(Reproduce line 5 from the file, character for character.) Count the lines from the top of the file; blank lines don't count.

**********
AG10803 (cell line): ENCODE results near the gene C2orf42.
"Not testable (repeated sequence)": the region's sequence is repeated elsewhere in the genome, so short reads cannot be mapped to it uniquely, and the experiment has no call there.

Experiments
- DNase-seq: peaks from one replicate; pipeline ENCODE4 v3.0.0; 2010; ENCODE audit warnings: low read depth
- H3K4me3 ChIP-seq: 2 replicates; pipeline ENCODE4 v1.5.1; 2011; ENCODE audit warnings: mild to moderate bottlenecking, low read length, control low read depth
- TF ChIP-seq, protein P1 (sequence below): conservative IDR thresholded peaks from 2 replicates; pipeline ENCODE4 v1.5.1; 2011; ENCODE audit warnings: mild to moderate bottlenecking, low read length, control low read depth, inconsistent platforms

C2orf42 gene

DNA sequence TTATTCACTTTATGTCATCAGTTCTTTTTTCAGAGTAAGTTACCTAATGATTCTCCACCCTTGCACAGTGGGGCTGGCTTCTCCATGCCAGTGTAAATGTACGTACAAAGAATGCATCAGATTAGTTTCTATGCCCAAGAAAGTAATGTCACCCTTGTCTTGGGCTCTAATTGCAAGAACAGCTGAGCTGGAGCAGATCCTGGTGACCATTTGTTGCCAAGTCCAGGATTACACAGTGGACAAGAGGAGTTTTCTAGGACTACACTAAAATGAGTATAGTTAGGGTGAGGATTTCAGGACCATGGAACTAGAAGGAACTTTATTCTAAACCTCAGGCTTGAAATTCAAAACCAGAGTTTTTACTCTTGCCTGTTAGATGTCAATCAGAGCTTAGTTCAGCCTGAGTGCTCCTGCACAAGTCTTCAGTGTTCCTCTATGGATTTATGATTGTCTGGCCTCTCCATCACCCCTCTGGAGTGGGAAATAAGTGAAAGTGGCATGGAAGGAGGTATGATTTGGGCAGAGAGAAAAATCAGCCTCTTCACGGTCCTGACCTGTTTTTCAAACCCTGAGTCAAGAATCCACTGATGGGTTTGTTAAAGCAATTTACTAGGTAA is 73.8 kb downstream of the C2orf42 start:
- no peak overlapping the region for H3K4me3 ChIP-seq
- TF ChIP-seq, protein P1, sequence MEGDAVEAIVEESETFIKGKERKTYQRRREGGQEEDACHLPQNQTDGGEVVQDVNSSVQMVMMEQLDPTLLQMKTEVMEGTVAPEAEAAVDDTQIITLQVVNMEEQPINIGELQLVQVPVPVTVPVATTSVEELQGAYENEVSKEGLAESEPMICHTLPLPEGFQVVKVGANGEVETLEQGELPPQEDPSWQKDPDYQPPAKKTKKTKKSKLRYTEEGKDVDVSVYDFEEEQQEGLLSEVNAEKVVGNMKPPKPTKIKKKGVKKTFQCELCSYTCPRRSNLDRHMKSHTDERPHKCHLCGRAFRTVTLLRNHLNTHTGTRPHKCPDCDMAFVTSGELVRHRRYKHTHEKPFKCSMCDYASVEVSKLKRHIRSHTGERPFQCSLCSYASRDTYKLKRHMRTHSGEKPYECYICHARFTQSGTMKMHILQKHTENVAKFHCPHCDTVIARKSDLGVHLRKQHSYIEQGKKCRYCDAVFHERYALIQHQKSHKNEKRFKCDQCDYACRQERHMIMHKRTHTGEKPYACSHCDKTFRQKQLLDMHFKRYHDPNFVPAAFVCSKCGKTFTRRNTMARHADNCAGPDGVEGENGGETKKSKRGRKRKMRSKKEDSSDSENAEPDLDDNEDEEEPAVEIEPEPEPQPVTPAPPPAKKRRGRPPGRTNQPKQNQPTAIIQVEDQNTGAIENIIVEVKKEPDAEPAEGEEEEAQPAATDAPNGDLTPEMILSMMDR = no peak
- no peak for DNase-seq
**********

- H3K4me3 ChIP-seq: 2 replicates; pipeline ENCODE4 v1.5.1; 2011; ENCODE audit warnings: mild to moderate bottlenecking, low read length, control low read depth